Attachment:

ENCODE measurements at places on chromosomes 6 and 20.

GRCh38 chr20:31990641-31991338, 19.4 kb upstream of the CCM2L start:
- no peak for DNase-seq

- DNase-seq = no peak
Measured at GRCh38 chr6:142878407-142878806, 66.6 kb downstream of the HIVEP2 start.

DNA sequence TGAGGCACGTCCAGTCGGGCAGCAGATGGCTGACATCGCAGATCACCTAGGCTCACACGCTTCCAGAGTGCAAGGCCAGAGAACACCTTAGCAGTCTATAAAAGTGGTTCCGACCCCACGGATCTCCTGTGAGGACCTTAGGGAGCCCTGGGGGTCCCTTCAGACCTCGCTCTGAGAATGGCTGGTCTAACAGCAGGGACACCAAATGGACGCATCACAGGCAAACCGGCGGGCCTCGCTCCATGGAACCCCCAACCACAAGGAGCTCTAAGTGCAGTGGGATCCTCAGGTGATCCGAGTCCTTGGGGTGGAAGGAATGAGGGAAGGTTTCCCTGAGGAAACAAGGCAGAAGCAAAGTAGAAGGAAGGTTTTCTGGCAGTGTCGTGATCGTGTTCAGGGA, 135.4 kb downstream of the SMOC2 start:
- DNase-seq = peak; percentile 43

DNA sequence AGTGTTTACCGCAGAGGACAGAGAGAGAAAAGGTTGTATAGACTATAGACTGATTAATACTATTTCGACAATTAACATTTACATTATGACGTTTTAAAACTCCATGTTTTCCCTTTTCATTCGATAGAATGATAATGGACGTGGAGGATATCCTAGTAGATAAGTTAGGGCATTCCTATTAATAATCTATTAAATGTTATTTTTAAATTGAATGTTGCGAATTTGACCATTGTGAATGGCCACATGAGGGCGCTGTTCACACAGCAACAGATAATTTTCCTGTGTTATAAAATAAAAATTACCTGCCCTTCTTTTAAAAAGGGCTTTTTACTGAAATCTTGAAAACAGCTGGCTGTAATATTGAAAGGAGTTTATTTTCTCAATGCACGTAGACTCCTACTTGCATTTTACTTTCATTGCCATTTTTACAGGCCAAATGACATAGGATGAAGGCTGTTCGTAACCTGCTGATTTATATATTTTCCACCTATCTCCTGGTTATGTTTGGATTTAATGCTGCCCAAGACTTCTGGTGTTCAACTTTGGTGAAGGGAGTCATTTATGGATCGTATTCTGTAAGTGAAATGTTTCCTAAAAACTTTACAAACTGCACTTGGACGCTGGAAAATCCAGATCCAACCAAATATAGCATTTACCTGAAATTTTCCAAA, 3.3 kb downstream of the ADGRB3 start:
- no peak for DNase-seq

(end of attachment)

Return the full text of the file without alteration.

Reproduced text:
ENCODE measurements at places on chromosomes 6 and 20.

GRCh38 chr20:31990641-31991338, 19.4 kb upstream of the CCM2L start:
- no peak for DNase-seq

- DNase-seq = no peak
Measured at GRCh38 chr6:142878407-142878806, 66.6 kb downstream of the HIVEP2 start.

DNA sequence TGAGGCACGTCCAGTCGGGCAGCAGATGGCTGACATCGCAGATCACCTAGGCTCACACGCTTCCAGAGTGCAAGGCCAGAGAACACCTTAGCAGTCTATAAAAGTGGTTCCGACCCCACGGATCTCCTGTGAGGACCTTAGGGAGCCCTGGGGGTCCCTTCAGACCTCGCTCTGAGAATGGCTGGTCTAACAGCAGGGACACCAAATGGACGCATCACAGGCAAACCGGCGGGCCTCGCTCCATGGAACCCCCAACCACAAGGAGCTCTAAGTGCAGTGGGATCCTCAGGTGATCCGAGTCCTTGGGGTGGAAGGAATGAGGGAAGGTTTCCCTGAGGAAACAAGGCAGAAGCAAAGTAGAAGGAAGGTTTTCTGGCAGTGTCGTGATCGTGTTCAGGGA, 135.4 kb downstream of the SMOC2 start:
- DNase-seq = peak; percentile 43

DNA sequence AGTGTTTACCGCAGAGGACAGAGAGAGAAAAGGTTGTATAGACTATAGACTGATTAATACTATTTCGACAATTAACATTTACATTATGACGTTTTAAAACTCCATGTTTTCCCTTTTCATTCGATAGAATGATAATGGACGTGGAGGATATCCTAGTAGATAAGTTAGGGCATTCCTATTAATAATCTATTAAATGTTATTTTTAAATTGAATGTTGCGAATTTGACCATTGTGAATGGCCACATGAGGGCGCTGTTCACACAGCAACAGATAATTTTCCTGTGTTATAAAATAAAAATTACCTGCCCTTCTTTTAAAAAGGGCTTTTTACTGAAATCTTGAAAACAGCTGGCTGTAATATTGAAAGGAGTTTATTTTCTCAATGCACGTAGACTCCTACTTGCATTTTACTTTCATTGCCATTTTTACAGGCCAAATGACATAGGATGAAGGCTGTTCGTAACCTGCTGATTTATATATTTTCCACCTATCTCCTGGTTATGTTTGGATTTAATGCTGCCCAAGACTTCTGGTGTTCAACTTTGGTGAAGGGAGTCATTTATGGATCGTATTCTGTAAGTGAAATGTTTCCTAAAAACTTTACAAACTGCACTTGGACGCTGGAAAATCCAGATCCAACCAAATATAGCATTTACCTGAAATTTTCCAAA, 3.3 kb downstream of the ADGRB3 start:
- no peak for DNase-seq